The Kindle Basic isn’t just the 8th generation Kindle Basic plus a front light. There are subtle differences that make a difference. The positives are the front light and ergonomics of the e-reader. The main negative is text contrast and font rendering.

 Even and gentle front light 

The Paperwhite's front light has an extra LED light – five against the Kindle Basic’s four LEDs – and is noticeably better. The front light on the Kindle Basic, despite one less LED, is surprisingly good, gentle and even. For many users, the front light is an important feature and the main reason that many users didn’t purchase the Basic in the past. Of course, this is personal preference, but I would’ve liked to see an updated Kindle with a 220 PPI screen rather than adding front light functionality. Below is a front light comparison picture between the Kindle Basic and the Kindle Paperwhite (click on the picture to enlarge):

Front light comparison: Kindle Paperwhite's (left) Vs. Kindle Basic (right) 
Compact design 

I like the design of the latest Kindle Basic. The previous generation – like the Fire tablets – had a utilitarian design. This generation gets a makeover and has extra rounded corners and is thinner. It is also slightly more compact and can fit in a large pocket. A small negative, despite the dimensions being smaller than the previous generation, is the weight increase to 174 grams (the previous generation weighed 161 grams).

Text rendering is a negative 

Amazon doesn't officially state if the 10th generation Kindle has a Carta screen but does advertise an updated screen with the latest electronic ink technology for better contrast. In reality, I found the text on the Kindle Basic appears ‘greyish black’ – it is also faded in comparison to the previous generation. The problem might be inherent to the screen – i.e., the extra layer for the front light – or possibly remedied by a software update to improve and optimise font rendering on the lower resolution screen.

Due to the lack of contrast text bolding is required for better legibility and even then, it doesn’t resolve the lack of clarity and darkness. To enhance legibility, I sideloaded modified versions of Charis and Constantia fonts that come with added weight.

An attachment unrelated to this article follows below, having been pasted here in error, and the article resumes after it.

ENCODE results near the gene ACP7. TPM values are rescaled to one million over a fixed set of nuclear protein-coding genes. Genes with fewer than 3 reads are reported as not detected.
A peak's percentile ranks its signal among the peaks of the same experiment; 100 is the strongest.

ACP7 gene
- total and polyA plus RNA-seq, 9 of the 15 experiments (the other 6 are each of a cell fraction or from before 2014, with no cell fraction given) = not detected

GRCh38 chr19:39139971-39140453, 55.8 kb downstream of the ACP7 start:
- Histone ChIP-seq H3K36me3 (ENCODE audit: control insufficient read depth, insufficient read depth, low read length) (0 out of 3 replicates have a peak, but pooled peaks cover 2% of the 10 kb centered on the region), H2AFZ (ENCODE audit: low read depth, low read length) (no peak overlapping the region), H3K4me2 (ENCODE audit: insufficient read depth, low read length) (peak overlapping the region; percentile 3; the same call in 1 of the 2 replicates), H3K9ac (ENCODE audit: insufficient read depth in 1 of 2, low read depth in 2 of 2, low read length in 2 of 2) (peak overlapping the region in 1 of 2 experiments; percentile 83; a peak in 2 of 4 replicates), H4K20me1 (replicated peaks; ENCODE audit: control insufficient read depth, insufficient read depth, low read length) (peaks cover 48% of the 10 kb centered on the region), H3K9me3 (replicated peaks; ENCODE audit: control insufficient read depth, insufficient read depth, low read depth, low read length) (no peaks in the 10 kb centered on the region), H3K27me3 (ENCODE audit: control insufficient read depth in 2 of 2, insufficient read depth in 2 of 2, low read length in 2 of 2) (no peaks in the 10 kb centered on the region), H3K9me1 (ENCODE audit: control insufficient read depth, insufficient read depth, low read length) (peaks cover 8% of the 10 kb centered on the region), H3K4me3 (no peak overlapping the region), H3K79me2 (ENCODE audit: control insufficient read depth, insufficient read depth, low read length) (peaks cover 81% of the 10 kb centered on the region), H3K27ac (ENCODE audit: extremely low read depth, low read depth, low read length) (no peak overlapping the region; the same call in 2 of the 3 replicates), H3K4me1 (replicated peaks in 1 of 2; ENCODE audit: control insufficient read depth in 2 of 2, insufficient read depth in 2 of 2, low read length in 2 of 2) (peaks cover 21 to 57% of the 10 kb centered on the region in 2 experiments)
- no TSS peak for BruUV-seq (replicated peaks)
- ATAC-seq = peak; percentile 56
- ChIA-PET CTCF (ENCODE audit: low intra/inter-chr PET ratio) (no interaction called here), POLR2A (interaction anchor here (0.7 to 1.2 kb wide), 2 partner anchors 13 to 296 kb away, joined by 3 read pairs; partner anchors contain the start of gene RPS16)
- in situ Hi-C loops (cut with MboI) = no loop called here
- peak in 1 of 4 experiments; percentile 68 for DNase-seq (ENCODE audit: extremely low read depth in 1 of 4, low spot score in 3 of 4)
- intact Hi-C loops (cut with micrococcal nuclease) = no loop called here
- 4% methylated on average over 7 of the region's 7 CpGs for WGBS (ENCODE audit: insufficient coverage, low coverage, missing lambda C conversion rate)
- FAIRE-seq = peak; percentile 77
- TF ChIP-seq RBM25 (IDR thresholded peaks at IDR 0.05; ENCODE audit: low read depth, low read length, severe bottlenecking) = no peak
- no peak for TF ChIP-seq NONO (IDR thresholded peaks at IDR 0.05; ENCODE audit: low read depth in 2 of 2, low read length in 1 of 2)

The first picture below shows the faded appearance of the screen. The second picture shows a comparison between the previous and the latest generation Kindle Basic (click on pictures to enlarge):

The Kindle's text appears faded  

Text contrast comparison: Kindle 8th generation (left) Vs. Kindle 10th generation (right)
Other problems 

I am not going to talk about the Kindle’s firmware features in this review as they have been covered in previous reviews of Kindle devices. The firmware, being near identical to other Kindle e-readers, is stable and feature-rich. However, there are problems that I find frustrating about Amazon’s firmware:
  1. Font & page settings need to be expanded: This includes font options, margin settings and line spacing. As the same font and page settings can be rendered differently between e-books the software's narrow pre-set options are often inadequate. Android e-reading applications, e.g., Moon+ Reader, allow the user to customise font size, line spacing and margins to the narrowest degree. Further, Kobo, despite having limitations too, provides a scale that allows better control over font and page settings. 
  2. The recent support of font bolding and the option to sideload fonts only work with Amazon's AZW3 file format. Many users with a library of MOBI e-books before the update are, therefore, left without no option to bold fonts or use side-loaded ones. Recognizing this issue, the software prompts the user to use Amazon Ember Bold in unsupported files, but this is restrictive and Amazon Ember Bold doesn’t render well in some e-books. 
  3. There is no file manager to navigate and categorise sideloaded books: The lack of a file manager means it is necessary to manually add sideloaded e-books to collections. 
  4.  Sideloaded books do not automatically upload and sync to the user’s Kindle account. To get an e-book archived and synced it is necessary to either send it to the Kindle’s designated email or via the Send to Kindle application (Calibre can also be used to send e-books to a Kindle). Accordingly, for the new user, with a large library, it is a hassle to get their personal documents to archive to the right collection on their Amazon account. 

Many users wanted a front light but didn’t need the waterproofing, extra storage and extra PPI of the Kindle Paperwhite. Amazon responded and updated the Kindle Basic with a very good front light. The updated design and smaller footprint make this device comfortable to hold and carry.

The biggest negative, in my view, is the Kindle Basic’s screen. It is not the relatively low resolution – I believe electronic ink handles lower resolutions better than LCD screens – but the text’s lack of clarity and contrast. It is possible this is a firmware issue and can be resolved by an update that optimises the pre-installed fonts for the low-resolution screen, e.g., by increasing the default font-weight.